Within the week after George Floyd’s homicide, lots of of 1000’s of individuals joined protests throughout the US and across the globe, demanding schooling, consideration, and justice. However one of many key instruments for organizing these protests is a shocking one: it’s not encrypted, doesn’t depend on signing in to a social community, and wasn’t even designed for this goal. It’s Google Docs.
In simply the final week, Google Docs has emerged as a option to share all the things from lists of books on racism to templates for letters to family members and representatives to lists of funds and resources which can be accepting donations. Shared Google Docs that anybody can view and anybody can edit, anonymously, have turn out to be a beneficial instrument for grassroots organizing throughout each the coronavirus pandemic and the police brutality protests sweeping the US. It’s not the primary time. Actually, activists and campaigners have been utilizing the phrase processing software program for years as a extra environment friendly and accessible protest instrument than both Fb or Twitter.
Google Docs was launched in October 2012. It shortly turned common, not solely as a result of Google electronic mail accounts have been so widespread already, but in addition as a result of it permits a number of customers to collaborate and edit concurrently. Microsoft Phrase, the incumbent, lastly had an actual rival.
Nevertheless it has at all times been used for functions past easy phrase processing. Teenagers have lengthy used Google Docs as a approach of exchanging notes during dull lectures, for instance. Extra lately, through the pandemic, Google Docs have been extensively shared to assist individuals cope with the stress of lockdown. Shelter-in-place orders led to a collection of feel-good lists on the platform, starting from the one the New York Instances ran of actions and reporters’ ideas (“Notes from Our Homes to Yours”) to virtual escape rooms, socially distant comedy shows, crowdsourced and collaborative crosswords, and community grocery lists for people in need.
It wasn’t till the 2016 elections, when misinformation campaigns have been rampant, that the software program got here into its personal as a political instrument. Melissa Zimdars, an assistant professor of communication at Merrimack Faculty, used it to create a 34-page document titled “False, Deceptive, Clickbaity-y, and/or Satirical ‘Information’ Sources.’”
Zimdars impressed a slew of political Google Docs, written by teachers as ad hoc ways of campaigning for Democrats for the 2018 midterm elections. By the point the election handed, Google Docs have been additionally getting used to protest immigration bans and advance the #MeToo motion.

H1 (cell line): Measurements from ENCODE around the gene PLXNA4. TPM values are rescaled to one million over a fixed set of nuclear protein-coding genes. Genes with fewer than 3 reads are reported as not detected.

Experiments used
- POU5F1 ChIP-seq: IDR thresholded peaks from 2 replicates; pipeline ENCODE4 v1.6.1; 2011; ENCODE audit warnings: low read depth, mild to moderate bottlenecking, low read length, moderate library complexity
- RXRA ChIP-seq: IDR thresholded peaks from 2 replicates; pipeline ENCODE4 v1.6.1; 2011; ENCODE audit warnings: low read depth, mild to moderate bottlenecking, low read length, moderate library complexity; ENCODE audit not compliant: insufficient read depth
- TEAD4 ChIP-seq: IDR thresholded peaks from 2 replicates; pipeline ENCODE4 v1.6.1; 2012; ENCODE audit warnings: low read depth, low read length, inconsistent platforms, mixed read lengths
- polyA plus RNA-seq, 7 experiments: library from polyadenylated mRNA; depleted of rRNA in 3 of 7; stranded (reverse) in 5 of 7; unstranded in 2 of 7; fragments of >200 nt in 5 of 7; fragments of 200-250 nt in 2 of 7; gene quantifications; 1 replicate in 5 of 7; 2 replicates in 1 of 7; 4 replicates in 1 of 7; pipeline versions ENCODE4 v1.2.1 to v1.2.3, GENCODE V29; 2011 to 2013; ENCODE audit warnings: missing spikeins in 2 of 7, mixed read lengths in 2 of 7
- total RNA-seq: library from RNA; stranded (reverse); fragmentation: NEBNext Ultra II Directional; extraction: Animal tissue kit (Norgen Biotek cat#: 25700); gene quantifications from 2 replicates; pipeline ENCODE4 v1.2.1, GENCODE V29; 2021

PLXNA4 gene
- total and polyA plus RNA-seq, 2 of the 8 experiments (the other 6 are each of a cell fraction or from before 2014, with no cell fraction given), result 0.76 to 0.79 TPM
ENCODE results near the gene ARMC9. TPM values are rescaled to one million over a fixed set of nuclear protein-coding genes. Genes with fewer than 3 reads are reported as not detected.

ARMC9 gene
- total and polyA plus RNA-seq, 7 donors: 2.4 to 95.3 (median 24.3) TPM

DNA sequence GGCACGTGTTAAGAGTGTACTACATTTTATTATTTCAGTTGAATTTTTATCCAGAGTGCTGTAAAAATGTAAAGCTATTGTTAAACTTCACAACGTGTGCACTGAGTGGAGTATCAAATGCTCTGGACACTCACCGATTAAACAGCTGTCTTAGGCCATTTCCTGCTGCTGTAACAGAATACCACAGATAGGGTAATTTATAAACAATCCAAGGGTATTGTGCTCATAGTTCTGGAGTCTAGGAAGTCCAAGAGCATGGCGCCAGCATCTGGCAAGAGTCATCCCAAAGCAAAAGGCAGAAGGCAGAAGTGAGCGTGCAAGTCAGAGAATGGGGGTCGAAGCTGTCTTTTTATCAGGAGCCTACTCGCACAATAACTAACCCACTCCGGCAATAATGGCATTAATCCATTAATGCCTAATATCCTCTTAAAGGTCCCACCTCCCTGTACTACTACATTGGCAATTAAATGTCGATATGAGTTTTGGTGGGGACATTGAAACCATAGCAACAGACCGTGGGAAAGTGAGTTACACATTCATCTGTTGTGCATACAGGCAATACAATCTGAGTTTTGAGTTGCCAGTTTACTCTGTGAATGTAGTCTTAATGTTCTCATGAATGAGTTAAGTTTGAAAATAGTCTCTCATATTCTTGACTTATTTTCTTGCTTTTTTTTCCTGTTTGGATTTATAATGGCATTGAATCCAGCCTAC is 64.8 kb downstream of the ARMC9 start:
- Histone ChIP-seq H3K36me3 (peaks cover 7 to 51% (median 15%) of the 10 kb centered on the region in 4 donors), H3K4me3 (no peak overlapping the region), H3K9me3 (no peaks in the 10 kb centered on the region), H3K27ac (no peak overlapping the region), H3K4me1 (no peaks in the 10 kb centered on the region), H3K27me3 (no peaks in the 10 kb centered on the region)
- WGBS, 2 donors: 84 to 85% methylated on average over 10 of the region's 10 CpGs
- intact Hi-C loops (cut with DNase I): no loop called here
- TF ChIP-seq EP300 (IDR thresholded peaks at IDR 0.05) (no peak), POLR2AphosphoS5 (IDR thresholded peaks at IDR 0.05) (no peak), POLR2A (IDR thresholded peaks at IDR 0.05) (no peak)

Now, within the wake of George Floyd’s homicide on Memorial Day weekend, communities are utilizing the software program to prepare. Probably the most common Google Docs to emerge up to now week is “Resources for Accountability and Actions for Black Lives,” which options clear steps individuals can take to help victims of police brutality. It’s organized by Carlisa Johnson, a 28-year-old graduate journalism pupil at Georgia State College.
Johnson created the Google Doc within the rapid aftermath of George Floyd’s dying, however she had been compiling sources because the dying of Ahmaud Arbery, whose homicide by a father and son in February didn’t result in arrests till video of the incident was launched in Might. “I’ve been doing this [sharing links for direct action] since 2014 with my very own community of family and friends,” Johnson says. She’d by no means created a public Google Doc like this, and selected it over Fb and Twitter as a result of it’s so accessible: “Hyperlinks are probably the most succinct and quickest option to entry issues, and you may’t do this on Fb or Twitter. Once you say ‘Contact your consultant,’ lots of people don’t understand how to try this.” Direct hyperlinks within the Google Doc make it a lot simpler for individuals to get entangled, she says.
One other viral Google Doc that emerged within the wake of George Floyd’s homicide, itemizing sources for protestors and organizations accepting donations, was created by an activist referred to as Indigo, who identifies as nonbinary and makes use of a pseudonym in order to not be outed to relations. Indigo mentioned accessibility and stay modifying have been the first benefits of a Google Doc over social media: “It’s vital to me that the individuals on the bottom can entry these supplies, particularly these searching for authorized counsel, jail help, and bail help. This can be a medium that everybody I’ve organized with makes use of and lots of others use.”
Like Johnson, Indigo had been accumulating sources after Floyd’s homicide—“bookmarking and emailing myself tons of hyperlinks” —and located that “I simply couldn’t sustain with it. It appeared like nobody else may both.” Indigo was pissed off with Twitter, although: “On the off-chance you discover one thing phenomenal, you must retweet, like, or share it in that second or else it’s gone perpetually.” Google Docs was the reply.